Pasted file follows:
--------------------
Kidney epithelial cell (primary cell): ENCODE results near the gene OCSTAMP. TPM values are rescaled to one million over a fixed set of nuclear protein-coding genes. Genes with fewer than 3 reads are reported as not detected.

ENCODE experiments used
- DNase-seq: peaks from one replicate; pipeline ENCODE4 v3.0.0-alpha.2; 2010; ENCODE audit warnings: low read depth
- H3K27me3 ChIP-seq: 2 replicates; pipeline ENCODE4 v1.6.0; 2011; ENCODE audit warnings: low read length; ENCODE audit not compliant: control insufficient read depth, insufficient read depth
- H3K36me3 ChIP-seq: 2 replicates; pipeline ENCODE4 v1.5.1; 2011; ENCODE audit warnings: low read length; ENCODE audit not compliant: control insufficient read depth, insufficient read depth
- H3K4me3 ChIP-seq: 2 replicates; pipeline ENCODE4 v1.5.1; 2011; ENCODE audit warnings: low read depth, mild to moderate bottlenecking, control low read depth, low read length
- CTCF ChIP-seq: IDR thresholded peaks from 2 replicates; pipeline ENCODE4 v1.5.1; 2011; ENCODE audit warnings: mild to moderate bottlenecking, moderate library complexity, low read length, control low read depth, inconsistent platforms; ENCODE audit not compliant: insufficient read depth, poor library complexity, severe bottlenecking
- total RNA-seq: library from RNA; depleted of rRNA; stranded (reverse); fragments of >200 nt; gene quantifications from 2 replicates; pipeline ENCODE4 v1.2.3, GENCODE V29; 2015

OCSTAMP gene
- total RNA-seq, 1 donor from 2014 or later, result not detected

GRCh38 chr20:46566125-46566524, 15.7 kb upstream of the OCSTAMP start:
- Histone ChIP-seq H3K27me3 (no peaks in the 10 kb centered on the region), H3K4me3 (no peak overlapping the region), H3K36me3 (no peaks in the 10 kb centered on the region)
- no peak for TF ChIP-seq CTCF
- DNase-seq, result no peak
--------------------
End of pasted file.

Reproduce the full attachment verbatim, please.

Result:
Kidney epithelial cell (primary cell): ENCODE results near the gene OCSTAMP. TPM values are rescaled to one million over a fixed set of nuclear protein-coding genes. Genes with fewer than 3 reads are reported as not detected.

ENCODE experiments used
- DNase-seq: peaks from one replicate; pipeline ENCODE4 v3.0.0-alpha.2; 2010; ENCODE audit warnings: low read depth
- H3K27me3 ChIP-seq: 2 replicates; pipeline ENCODE4 v1.6.0; 2011; ENCODE audit warnings: low read length; ENCODE audit not compliant: control insufficient read depth, insufficient read depth
- H3K36me3 ChIP-seq: 2 replicates; pipeline ENCODE4 v1.5.1; 2011; ENCODE audit warnings: low read length; ENCODE audit not compliant: control insufficient read depth, insufficient read depth
- H3K4me3 ChIP-seq: 2 replicates; pipeline ENCODE4 v1.5.1; 2011; ENCODE audit warnings: low read depth, mild to moderate bottlenecking, control low read depth, low read length
- CTCF ChIP-seq: IDR thresholded peaks from 2 replicates; pipeline ENCODE4 v1.5.1; 2011; ENCODE audit warnings: mild to moderate bottlenecking, moderate library complexity, low read length, control low read depth, inconsistent platforms; ENCODE audit not compliant: insufficient read depth, poor library complexity, severe bottlenecking
- total RNA-seq: library from RNA; depleted of rRNA; stranded (reverse); fragments of >200 nt; gene quantifications from 2 replicates; pipeline ENCODE4 v1.2.3, GENCODE V29; 2015

OCSTAMP gene
- total RNA-seq, 1 donor from 2014 or later, result not detected

GRCh38 chr20:46566125-46566524, 15.7 kb upstream of the OCSTAMP start:
- Histone ChIP-seq H3K27me3 (no peaks in the 10 kb centered on the region), H3K4me3 (no peak overlapping the region), H3K36me3 (no peaks in the 10 kb centered on the region)
- no peak for TF ChIP-seq CTCF
- DNase-seq, result no peak